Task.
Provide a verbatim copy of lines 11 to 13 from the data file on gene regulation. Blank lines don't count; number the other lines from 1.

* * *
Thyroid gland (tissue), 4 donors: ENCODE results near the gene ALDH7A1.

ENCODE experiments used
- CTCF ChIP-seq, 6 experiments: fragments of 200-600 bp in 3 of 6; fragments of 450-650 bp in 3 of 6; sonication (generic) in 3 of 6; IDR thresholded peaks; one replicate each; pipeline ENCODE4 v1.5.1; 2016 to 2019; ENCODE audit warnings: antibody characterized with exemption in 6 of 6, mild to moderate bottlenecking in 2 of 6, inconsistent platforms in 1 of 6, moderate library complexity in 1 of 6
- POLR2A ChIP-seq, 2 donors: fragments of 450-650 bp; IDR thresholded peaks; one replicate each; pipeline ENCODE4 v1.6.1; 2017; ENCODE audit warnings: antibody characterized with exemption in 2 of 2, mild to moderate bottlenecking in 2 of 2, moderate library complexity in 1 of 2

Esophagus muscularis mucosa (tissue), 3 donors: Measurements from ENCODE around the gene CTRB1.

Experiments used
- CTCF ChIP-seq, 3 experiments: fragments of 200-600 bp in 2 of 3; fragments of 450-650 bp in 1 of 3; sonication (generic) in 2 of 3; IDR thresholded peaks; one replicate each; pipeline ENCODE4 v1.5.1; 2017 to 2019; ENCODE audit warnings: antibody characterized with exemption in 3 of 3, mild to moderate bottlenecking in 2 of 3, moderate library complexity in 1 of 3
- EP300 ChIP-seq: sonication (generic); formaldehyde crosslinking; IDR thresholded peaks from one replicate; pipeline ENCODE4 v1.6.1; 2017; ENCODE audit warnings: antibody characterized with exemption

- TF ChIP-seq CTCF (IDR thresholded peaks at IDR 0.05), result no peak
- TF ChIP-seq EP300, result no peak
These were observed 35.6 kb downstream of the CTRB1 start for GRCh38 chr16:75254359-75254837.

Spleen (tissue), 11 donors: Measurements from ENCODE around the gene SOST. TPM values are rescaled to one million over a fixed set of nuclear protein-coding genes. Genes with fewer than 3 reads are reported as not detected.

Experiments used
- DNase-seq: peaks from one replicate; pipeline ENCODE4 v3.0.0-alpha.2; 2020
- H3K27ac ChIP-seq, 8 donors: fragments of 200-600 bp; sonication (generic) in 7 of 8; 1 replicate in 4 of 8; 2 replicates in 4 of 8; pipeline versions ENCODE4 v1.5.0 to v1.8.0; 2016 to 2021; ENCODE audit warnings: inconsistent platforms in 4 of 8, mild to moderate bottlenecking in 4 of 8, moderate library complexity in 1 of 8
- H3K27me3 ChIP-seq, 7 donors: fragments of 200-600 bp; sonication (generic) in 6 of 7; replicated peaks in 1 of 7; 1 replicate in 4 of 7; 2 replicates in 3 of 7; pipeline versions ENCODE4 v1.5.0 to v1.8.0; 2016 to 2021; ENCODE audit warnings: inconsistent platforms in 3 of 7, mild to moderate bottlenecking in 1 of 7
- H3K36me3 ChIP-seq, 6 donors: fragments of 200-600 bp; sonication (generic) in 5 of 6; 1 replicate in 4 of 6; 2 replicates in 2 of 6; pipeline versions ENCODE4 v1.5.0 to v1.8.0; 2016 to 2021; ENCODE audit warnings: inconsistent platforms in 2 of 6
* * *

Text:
These were observed 35.6 kb downstream of the CTRB1 start for GRCh38 chr16:75254359-75254837.

Spleen (tissue), 11 donors: Measurements from ENCODE around the gene SOST. TPM values are rescaled to one million over a fixed set of nuclear protein-coding genes. Genes with fewer than 3 reads are reported as not detected.

Experiments used